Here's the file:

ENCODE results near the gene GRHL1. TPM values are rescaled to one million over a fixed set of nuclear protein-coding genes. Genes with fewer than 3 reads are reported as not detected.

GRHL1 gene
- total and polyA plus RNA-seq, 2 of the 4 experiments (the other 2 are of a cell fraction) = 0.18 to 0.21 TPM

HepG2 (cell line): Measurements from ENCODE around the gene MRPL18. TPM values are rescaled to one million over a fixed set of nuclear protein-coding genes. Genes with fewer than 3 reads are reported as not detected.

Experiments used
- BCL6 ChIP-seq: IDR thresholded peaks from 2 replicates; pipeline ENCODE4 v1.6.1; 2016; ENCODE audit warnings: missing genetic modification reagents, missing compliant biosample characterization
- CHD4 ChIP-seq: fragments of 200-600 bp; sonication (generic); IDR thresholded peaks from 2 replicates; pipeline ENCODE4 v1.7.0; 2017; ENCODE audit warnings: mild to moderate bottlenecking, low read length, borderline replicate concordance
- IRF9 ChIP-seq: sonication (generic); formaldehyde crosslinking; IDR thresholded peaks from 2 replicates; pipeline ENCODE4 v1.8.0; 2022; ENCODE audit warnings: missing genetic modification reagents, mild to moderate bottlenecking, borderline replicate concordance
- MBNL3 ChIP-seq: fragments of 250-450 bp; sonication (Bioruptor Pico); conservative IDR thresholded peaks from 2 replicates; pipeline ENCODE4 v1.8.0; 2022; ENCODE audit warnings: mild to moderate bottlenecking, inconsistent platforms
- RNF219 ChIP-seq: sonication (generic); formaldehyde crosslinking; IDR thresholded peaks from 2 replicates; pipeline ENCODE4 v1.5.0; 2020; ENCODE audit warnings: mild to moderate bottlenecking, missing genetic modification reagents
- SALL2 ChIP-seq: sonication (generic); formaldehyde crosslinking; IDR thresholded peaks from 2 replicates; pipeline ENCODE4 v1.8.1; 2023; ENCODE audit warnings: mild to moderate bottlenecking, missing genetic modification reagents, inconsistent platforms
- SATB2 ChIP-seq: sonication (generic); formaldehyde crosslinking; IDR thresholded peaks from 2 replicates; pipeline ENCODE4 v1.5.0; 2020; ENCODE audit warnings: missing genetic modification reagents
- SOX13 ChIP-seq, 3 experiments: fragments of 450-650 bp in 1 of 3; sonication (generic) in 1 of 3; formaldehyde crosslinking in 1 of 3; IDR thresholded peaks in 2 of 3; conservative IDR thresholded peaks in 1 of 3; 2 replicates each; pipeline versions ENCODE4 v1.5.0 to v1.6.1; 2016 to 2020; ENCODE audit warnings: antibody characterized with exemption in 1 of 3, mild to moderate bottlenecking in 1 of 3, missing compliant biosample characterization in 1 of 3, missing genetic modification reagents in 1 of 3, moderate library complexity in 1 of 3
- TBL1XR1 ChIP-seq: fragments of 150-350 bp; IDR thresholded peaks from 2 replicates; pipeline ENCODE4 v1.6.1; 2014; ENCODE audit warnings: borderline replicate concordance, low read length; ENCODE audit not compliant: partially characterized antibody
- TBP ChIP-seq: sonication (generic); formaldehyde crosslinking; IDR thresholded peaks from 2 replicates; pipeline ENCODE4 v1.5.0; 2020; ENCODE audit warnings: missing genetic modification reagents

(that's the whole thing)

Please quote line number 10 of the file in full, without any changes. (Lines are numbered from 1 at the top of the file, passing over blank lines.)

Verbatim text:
- RNF219 ChIP-seq: sonication (generic); formaldehyde crosslinking; IDR thresholded peaks from 2 replicates; pipeline ENCODE4 v1.5.0; 2020; ENCODE audit warnings: mild to moderate bottlenecking, missing genetic modification reagents